How Important is Financial Risk?

April 30, 2010 @ 2:00 pm – 3:30 pm America/New York Timezone
Georgia State University
35 Broad Street Northwest, Atlanta, GA 30303

RCB 1100 – from 2:00 – 3:30pm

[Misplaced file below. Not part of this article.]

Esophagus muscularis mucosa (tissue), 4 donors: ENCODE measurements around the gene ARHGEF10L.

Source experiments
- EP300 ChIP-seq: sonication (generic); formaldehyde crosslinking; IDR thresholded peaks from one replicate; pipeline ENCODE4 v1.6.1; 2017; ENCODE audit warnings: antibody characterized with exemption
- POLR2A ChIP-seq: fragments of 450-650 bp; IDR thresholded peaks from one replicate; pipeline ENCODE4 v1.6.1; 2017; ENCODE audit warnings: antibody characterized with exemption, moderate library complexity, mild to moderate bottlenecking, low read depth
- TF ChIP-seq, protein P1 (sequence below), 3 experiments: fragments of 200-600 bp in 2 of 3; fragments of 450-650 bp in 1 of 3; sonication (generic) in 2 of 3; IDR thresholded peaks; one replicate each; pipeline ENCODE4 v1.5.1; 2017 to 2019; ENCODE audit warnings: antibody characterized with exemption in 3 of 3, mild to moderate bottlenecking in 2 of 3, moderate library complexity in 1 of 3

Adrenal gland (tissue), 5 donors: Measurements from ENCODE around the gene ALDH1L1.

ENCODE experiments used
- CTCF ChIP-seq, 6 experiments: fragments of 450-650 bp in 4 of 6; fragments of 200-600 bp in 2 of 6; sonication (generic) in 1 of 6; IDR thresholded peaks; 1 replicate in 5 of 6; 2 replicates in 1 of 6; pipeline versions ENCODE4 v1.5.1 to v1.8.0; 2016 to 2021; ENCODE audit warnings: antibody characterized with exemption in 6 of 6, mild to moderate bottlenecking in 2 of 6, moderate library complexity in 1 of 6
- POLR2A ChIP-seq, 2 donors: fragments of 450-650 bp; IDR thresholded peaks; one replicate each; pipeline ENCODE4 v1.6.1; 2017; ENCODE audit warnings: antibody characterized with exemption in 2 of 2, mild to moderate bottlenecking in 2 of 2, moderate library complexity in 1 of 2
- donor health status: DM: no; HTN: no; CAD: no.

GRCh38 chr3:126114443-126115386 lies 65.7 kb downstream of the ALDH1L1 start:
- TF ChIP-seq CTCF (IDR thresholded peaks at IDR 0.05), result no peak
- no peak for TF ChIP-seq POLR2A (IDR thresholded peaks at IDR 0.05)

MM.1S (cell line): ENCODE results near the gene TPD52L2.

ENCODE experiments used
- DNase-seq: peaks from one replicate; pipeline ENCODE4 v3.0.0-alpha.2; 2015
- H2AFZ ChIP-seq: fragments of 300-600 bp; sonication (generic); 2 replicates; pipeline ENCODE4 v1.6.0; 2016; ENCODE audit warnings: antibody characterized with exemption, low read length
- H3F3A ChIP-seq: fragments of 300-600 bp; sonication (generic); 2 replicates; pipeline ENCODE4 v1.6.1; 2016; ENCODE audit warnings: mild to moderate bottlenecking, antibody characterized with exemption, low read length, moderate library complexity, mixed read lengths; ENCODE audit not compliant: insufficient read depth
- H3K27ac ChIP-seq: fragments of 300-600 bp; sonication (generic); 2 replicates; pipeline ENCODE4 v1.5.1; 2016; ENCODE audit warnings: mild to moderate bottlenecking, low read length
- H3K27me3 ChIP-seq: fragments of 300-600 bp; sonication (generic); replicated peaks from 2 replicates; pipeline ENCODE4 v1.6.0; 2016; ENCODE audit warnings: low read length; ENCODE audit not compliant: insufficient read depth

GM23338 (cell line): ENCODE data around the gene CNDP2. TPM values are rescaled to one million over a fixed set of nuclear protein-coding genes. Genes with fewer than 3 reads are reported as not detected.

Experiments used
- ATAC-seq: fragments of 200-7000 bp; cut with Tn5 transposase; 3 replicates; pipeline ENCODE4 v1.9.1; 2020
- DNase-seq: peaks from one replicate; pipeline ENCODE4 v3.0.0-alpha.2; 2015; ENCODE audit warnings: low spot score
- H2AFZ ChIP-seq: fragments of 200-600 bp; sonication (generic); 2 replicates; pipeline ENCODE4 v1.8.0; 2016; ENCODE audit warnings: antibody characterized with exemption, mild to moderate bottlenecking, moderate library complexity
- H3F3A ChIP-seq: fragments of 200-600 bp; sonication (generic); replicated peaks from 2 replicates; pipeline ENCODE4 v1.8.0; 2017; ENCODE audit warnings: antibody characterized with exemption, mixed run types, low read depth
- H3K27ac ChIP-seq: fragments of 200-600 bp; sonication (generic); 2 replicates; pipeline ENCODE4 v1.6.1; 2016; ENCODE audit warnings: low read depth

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This paper examines the determinants of equity price risk for a large sample of non-financial corporations in the United States from 1964 to 2008. We estimate both structural and reduced form models to examine the endogenous nature of corporate financial characteristics such as total debt, debt maturity, cash holdings, and dividend policy. We find that the observed levels of equity price risk are explained primarily by operating and asset characteristics such as firm age, size, asset tangibility, as well as operating cash flow levels and volatility. In contrast, implied measures of financial risk are generally low and more stable than debt-to-equity ratios. Our measures of financial risk have declined over the last 30 years even as measures of equity volatility (e.g. idiosyncratic risk) have tended to increase. Consequently, documented trends in equity price risk are more than fully accounted for by trends in the riskiness of firms’ assets. Taken together, the results suggest that the typical U.S. firm substantially reduces financial risk by carefully managing financial policies. As a result, residual financial risk now appears negligible relative to underlying economic risk for a typical non-financial firm.